New EU legislation set to force Apple to share access to NFC tech

nanoguy

Posts: 583   +8
Staff member
In brief: Apple has long been criticized for locking down NFC functionality and restricting it to Apple Pay, which is seen as an anticompetitive move that keeps competitors at bay. The EU is looking to introduce new legislation that will force the company into allowing alternative payment services to coexist with Apple Pay on its devices.

For years, we've heard that Apple may eventually expand NFC functionality on iPhone and Apple Watch beyond Apple Pay. That thought has yet to materialize, as is the dream of many payment processors to have the opportunity to compete with Apple Pay.

Last year, Germany set a precedent by passing a law that essentially forces Apple into exposing the NFC interface in its devices to rival payment services for a reasonable fee. More recently the European Commission has been drafting similar rules that would apply across 27 member countries and level the playing field.

According to a Bloomberg report, the new rules are expected to be unveiled alongside several other proposals next week, and are part of a broader digital policy strategy that will unfold in the coming years. The European Commission doesn't specifically mention Apple in the preliminary documents, but the company is being investigated for its potentially anti-competitive App Store and Apple Pay policies.

The Cupertino giant says it restricts access to NFC for security reasons, as well as to preserve the user friendliness that many of its customers love. However, the EU doesn't buy that argument, and for more than a year has been asking online retailers if they're contractually obligated to use Apple Pay.

The good news for Apple is that the EU will wait until 2022 before making any legislative changes to its current digital policy. Markus Ferber, who is a member of the European Parliament, believes the new rules are overdue and that tech companies offering financial services should see further scrutiny.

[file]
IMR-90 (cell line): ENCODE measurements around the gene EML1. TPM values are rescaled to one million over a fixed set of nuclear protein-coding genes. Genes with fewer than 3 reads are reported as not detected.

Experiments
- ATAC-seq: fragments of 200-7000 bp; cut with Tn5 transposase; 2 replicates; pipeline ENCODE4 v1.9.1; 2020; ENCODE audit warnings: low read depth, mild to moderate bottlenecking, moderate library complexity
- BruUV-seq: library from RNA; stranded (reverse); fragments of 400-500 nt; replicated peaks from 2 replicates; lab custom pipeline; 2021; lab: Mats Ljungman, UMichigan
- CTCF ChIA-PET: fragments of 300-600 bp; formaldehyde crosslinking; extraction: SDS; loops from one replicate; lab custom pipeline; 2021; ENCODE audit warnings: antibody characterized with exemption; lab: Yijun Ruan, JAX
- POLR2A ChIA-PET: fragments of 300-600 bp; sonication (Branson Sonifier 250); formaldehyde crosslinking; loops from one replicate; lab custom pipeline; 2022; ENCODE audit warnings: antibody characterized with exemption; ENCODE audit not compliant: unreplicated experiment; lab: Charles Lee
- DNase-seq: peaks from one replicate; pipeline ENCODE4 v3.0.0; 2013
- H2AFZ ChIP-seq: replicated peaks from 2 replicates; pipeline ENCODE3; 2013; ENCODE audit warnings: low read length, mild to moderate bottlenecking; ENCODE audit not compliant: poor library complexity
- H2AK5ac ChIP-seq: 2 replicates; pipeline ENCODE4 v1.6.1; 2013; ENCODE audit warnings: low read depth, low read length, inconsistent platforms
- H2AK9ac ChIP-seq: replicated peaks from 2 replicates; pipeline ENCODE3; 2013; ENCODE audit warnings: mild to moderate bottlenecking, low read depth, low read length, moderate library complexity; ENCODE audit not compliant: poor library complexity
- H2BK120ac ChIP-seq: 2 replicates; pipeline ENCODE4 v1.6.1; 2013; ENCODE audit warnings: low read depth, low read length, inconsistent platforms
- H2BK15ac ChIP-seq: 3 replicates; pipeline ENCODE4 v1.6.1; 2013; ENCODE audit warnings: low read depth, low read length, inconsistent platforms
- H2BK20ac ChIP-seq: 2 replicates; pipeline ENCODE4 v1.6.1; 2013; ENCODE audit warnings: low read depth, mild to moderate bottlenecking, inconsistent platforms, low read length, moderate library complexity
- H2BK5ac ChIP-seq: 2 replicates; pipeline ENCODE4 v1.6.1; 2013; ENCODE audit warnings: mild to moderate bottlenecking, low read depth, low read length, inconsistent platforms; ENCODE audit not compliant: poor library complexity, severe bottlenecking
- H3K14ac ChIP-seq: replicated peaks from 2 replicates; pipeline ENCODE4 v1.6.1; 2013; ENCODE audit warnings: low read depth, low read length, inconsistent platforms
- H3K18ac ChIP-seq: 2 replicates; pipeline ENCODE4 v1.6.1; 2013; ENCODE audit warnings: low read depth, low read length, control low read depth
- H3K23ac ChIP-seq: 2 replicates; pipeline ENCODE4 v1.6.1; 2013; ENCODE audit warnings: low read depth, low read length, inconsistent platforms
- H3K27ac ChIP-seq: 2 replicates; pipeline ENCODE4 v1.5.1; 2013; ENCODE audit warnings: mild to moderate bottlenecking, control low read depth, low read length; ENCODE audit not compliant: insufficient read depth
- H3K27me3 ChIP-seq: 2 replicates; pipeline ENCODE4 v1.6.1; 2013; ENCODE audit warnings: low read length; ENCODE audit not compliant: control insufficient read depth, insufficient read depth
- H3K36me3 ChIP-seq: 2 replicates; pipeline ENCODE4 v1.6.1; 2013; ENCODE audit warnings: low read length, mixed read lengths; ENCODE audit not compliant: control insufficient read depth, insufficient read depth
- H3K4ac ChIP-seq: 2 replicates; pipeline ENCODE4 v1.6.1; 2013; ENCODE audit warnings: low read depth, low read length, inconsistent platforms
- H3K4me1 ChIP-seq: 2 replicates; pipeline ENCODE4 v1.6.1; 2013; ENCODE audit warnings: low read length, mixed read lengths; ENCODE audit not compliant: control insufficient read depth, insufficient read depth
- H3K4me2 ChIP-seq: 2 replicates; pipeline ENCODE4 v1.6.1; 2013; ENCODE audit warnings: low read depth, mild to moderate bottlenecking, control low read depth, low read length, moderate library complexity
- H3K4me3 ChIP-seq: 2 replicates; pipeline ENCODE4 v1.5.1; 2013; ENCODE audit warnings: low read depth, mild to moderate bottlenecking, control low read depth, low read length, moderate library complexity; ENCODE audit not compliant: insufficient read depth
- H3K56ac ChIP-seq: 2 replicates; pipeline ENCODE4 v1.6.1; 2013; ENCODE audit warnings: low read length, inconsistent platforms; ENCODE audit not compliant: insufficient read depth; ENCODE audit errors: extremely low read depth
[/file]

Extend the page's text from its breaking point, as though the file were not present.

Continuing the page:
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Endymio

Posts: 587   +474
>> " ...a law that essentially forces Apple into exposing the NFC interface in its devices to rival payment services for a reasonable fee... "

When governments start defining which fees and prices are reasonable and which are not, it starts to go south fast.
 
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Evernessince

Posts: 5,407   +5,993
>> " ...a law that essentially forces Apple into exposing the NFC interface in its devices to rival payment services for a reasonable fee... "

When governments start defining which fees and prices are reasonable and which are not, it starts to go south fast.
You mean like utilities in the United States or price caps on medication in most of the civilized world? Yes, it would be a shame if things got in the way of unbridled capitalism. /s

 

Thanthan

Posts: 48   +97
>> " ...a law that essentially forces Apple into exposing the NFC interface in its devices to rival payment services for a reasonable fee... "

When governments start defining which fees and prices are reasonable and which are not, it starts to go south fast.
Its probably defined as an allowable degree of profitability on apples accounts, not an actual price. Its equivalent to the government saying "Any more than that, and well take it as exploiting your leading market position".
 

bviktor

Posts: 222   +419
This is both horrible and ridiculous at the same time. First off, they pushed this into an anti-money laundering bill in Germany, which Apple Pay has literally nothing to do with and clearly shows how little this is about the people's rights and how much about the banks' interests.

Second, if you force Apple to open NFC access to everyone, it's ridiculous to expect them to support *both* Apple Pay and make their own app for it too. Nope, they'll just make their own app and give Apple the middle finger. That's EXACTLY what we can observe with Google Pay here. Why would a bank support a standardized, bank-agnostic method for even a minuscule fee, if they can build their walled gardens for free?

This will benefit no one else but banks, at the expense of customers, as per usual. And they even have the nerve to applaud and call this nonsense "pro-competitive".
 

Burty117

Posts: 3,864   +1,755
I gotta say, I thought Apple opened up the NFC chip a few years ago. Real shame they're still being an arse about it for no reason, on Android I use NFC to connect speakers, unlock doors, pay for things, all sorts. I'm soo glad I moved away from Apple.
 

Burty117

Posts: 3,864   +1,755
That's EXACTLY what we can observe with Google Pay here. Why would a bank support a standardized, bank-agnostic method for even a minuscule fee, if they can build their walled gardens for free?